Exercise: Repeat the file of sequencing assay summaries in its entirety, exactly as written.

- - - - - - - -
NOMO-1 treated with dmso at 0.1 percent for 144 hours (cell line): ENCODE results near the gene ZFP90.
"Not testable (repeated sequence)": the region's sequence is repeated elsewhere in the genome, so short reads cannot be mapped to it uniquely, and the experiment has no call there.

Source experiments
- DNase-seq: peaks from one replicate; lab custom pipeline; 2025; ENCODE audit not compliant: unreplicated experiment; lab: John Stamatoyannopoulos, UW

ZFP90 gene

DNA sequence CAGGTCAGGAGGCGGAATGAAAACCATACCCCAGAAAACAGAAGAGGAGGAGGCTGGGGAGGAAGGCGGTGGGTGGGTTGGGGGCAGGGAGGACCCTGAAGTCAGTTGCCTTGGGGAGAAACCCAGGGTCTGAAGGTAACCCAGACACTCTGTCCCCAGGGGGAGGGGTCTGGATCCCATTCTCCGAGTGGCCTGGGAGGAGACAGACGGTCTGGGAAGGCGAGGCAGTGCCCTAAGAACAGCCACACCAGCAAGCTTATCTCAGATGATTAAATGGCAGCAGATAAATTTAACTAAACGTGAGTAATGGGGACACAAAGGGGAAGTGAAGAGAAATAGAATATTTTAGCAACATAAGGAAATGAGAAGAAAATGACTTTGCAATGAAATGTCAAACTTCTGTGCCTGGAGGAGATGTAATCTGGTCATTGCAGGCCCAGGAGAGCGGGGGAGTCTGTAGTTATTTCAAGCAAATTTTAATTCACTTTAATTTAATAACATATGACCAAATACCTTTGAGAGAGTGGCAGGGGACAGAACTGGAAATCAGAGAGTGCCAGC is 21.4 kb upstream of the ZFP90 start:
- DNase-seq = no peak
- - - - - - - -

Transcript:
NOMO-1 treated with dmso at 0.1 percent for 144 hours (cell line): ENCODE results near the gene ZFP90.
"Not testable (repeated sequence)": the region's sequence is repeated elsewhere in the genome, so short reads cannot be mapped to it uniquely, and the experiment has no call there.

Source experiments
- DNase-seq: peaks from one replicate; lab custom pipeline; 2025; ENCODE audit not compliant: unreplicated experiment; lab: John Stamatoyannopoulos, UW

ZFP90 gene

DNA sequence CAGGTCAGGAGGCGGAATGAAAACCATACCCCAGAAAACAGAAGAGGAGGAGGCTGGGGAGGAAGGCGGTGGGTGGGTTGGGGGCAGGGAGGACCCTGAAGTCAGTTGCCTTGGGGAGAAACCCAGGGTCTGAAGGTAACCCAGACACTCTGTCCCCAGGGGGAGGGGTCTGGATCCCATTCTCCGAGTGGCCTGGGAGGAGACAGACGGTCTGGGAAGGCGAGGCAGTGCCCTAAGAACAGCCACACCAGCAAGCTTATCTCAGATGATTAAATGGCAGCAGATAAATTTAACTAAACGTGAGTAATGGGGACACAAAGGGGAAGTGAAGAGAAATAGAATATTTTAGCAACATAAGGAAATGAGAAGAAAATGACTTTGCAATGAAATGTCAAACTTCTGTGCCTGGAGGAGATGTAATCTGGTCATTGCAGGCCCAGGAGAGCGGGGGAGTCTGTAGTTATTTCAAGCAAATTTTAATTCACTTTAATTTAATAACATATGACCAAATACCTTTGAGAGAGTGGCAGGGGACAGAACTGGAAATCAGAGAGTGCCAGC is 21.4 kb upstream of the ZFP90 start:
- DNase-seq = no peak